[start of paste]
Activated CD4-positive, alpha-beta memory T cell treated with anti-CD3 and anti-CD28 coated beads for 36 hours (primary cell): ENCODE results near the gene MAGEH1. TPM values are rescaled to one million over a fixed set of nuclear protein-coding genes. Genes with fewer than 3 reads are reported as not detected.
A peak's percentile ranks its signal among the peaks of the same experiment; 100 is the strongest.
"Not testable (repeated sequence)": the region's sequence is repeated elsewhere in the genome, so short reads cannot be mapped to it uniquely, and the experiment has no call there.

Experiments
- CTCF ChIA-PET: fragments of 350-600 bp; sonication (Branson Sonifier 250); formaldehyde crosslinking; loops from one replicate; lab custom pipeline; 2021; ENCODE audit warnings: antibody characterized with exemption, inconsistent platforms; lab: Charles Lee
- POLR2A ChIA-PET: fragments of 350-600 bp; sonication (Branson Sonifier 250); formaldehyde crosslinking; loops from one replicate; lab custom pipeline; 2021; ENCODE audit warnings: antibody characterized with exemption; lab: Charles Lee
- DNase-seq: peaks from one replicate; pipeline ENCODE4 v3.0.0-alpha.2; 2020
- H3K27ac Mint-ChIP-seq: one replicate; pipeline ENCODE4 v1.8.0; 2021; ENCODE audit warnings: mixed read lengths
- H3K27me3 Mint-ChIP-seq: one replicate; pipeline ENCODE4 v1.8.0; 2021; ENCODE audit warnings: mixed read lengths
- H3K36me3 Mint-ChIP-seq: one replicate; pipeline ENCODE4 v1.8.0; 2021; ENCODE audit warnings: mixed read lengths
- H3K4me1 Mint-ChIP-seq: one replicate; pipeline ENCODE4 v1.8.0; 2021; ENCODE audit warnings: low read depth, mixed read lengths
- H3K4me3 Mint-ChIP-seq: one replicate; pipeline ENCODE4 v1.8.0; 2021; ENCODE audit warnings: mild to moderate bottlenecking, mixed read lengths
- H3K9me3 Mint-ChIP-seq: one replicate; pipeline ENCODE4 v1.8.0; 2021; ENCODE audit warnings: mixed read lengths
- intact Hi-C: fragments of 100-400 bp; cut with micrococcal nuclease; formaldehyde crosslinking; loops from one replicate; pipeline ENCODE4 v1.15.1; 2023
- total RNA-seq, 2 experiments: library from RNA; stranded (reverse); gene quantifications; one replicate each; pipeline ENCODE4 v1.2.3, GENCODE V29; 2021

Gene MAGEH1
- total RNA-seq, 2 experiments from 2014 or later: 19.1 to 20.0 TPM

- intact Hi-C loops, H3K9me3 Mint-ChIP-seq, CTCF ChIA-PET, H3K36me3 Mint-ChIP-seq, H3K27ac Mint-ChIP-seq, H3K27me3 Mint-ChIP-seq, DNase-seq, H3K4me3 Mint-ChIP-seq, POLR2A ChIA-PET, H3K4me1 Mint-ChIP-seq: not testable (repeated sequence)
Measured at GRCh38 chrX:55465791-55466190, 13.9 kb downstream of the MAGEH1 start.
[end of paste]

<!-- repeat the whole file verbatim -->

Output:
Activated CD4-positive, alpha-beta memory T cell treated with anti-CD3 and anti-CD28 coated beads for 36 hours (primary cell): ENCODE results near the gene MAGEH1. TPM values are rescaled to one million over a fixed set of nuclear protein-coding genes. Genes with fewer than 3 reads are reported as not detected.
A peak's percentile ranks its signal among the peaks of the same experiment; 100 is the strongest.
"Not testable (repeated sequence)": the region's sequence is repeated elsewhere in the genome, so short reads cannot be mapped to it uniquely, and the experiment has no call there.

Experiments
- CTCF ChIA-PET: fragments of 350-600 bp; sonication (Branson Sonifier 250); formaldehyde crosslinking; loops from one replicate; lab custom pipeline; 2021; ENCODE audit warnings: antibody characterized with exemption, inconsistent platforms; lab: Charles Lee
- POLR2A ChIA-PET: fragments of 350-600 bp; sonication (Branson Sonifier 250); formaldehyde crosslinking; loops from one replicate; lab custom pipeline; 2021; ENCODE audit warnings: antibody characterized with exemption; lab: Charles Lee
- DNase-seq: peaks from one replicate; pipeline ENCODE4 v3.0.0-alpha.2; 2020
- H3K27ac Mint-ChIP-seq: one replicate; pipeline ENCODE4 v1.8.0; 2021; ENCODE audit warnings: mixed read lengths
- H3K27me3 Mint-ChIP-seq: one replicate; pipeline ENCODE4 v1.8.0; 2021; ENCODE audit warnings: mixed read lengths
- H3K36me3 Mint-ChIP-seq: one replicate; pipeline ENCODE4 v1.8.0; 2021; ENCODE audit warnings: mixed read lengths
- H3K4me1 Mint-ChIP-seq: one replicate; pipeline ENCODE4 v1.8.0; 2021; ENCODE audit warnings: low read depth, mixed read lengths
- H3K4me3 Mint-ChIP-seq: one replicate; pipeline ENCODE4 v1.8.0; 2021; ENCODE audit warnings: mild to moderate bottlenecking, mixed read lengths
- H3K9me3 Mint-ChIP-seq: one replicate; pipeline ENCODE4 v1.8.0; 2021; ENCODE audit warnings: mixed read lengths
- intact Hi-C: fragments of 100-400 bp; cut with micrococcal nuclease; formaldehyde crosslinking; loops from one replicate; pipeline ENCODE4 v1.15.1; 2023
- total RNA-seq, 2 experiments: library from RNA; stranded (reverse); gene quantifications; one replicate each; pipeline ENCODE4 v1.2.3, GENCODE V29; 2021

Gene MAGEH1
- total RNA-seq, 2 experiments from 2014 or later: 19.1 to 20.0 TPM

- intact Hi-C loops, H3K9me3 Mint-ChIP-seq, CTCF ChIA-PET, H3K36me3 Mint-ChIP-seq, H3K27ac Mint-ChIP-seq, H3K27me3 Mint-ChIP-seq, DNase-seq, H3K4me3 Mint-ChIP-seq, POLR2A ChIA-PET, H3K4me1 Mint-ChIP-seq: not testable (repeated sequence)
Measured at GRCh38 chrX:55465791-55466190, 13.9 kb downstream of the MAGEH1 start.